Rewriting gcodepreview with Python

This was mentioned originally at:

and the Python aspect discussed at:

Starting a new thread 'cause the others were getting long.

First up is exporting SVGs — this is working now, except for the problem of SVGs having a different coordinate space from OpenSCAD and DXFs, so when exported, they are mirror-imaged top–bottom — may need to do yet another re-write to allow this to be handled in a reasonable fashion.

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Given the difficulties with SVGs, a work-around may be to instead use multiple DXFs — a separate file for each tool should make importing and cutting more straight-forward.

This however, wants that each sort of tool be defined/supported — the current project needs:

  • small square endmill
  • small V endmill (same diameter as the small square)
  • large V endmill

Obviously we would add support for at least:

  • small ball endmill
  • large ball endmill
  • large square endmill

which hopefully won’t be too onerous…

Doing that the variable definitions look like:

so we just need to add a check for each variable and if present, create/write to/close the matching file.

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Hallowe’en update — it now writes out separate files for each tool:

Next up:

Adding support for two more variables for the current project, then doing alternate versions.

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Small up-date for Veteran’s Day, and managed to get one half of the remaining modifications for vertical joinery done:

Balance and a test cut later today.

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and for Small Business Saturday we have a working file:

with usage shown at:


I’m curious why the bottom rabbits don’t extend into the 45 deg end cuts otherwise the base will need its corners cut out.

They do, just not very deeply — naturally, this could be set as desired by the person cutting the part.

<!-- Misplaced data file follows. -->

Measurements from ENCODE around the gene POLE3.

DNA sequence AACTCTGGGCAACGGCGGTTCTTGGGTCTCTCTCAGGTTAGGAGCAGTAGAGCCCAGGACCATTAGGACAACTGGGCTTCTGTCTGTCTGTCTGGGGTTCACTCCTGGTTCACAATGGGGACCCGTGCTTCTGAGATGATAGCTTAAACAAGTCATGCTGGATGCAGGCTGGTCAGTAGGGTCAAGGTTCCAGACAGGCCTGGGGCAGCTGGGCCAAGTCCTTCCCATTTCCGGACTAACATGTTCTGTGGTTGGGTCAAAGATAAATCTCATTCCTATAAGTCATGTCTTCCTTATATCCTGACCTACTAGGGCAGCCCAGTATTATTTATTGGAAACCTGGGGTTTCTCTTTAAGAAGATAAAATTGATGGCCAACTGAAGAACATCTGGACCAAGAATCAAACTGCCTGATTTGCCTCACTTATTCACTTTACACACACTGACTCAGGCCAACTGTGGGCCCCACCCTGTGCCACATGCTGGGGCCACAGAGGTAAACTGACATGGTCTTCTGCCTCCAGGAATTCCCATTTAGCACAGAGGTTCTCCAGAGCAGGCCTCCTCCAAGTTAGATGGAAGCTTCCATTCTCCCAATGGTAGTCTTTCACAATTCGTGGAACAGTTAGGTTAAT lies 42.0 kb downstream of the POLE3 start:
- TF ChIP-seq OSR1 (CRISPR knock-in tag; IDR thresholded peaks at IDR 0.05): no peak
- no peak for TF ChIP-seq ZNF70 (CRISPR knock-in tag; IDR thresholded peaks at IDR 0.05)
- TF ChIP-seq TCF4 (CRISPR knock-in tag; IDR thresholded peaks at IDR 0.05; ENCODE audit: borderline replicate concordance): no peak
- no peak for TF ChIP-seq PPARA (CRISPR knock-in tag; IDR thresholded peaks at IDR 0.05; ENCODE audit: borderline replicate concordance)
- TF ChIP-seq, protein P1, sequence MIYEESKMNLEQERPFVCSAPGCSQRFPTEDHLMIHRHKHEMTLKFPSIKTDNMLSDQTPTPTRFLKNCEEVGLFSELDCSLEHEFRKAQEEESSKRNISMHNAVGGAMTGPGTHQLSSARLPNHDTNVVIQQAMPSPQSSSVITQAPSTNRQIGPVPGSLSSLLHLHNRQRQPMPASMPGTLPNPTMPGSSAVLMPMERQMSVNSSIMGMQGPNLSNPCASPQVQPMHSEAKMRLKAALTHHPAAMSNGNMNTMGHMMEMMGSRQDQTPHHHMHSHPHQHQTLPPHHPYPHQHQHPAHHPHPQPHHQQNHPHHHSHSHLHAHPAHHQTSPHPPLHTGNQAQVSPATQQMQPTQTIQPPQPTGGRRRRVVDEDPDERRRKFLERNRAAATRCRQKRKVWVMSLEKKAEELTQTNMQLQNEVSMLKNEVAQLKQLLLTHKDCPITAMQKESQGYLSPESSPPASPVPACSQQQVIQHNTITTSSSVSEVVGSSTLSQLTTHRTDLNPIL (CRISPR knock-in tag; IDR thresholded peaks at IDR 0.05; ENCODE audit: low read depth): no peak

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Starting in a re-write as a Literate Program using the LaTeX package docmfp:

Hopefully I’ll get this to a working state by the end of the weekend…

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Done with the first pass.



Interestingly, there is a file integration option in GitBook:

but, unfortunately, it only incorporates entire files for a given code block, so there isn’t a facility to stitch together one complete file from multiple code blocks. Unfortunately, the only work-around I can think of (using a separate file for each code block, then stitching them all together) seems rather clunky and awkward.

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And it now works:

(downloaded the .dtx, updated to TeXLive 2024, made some minor edits — the Mac doesn’t complain about some underscores in \DescribeFoo{}, fixed my misunderstanding about spaces since it caused a Python indent error, and got a working set of files which has been synched back up using GitHub Desktop)

Now we see if the now-documented code will be more tractable for my actually getting something done…

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First thing is making working up some basic shapes a bit simpler, so we add a file for


a prototype of which was initially developed in OpenSCAD Graph Editor:

but this results in code which has algorithmically generated variable names: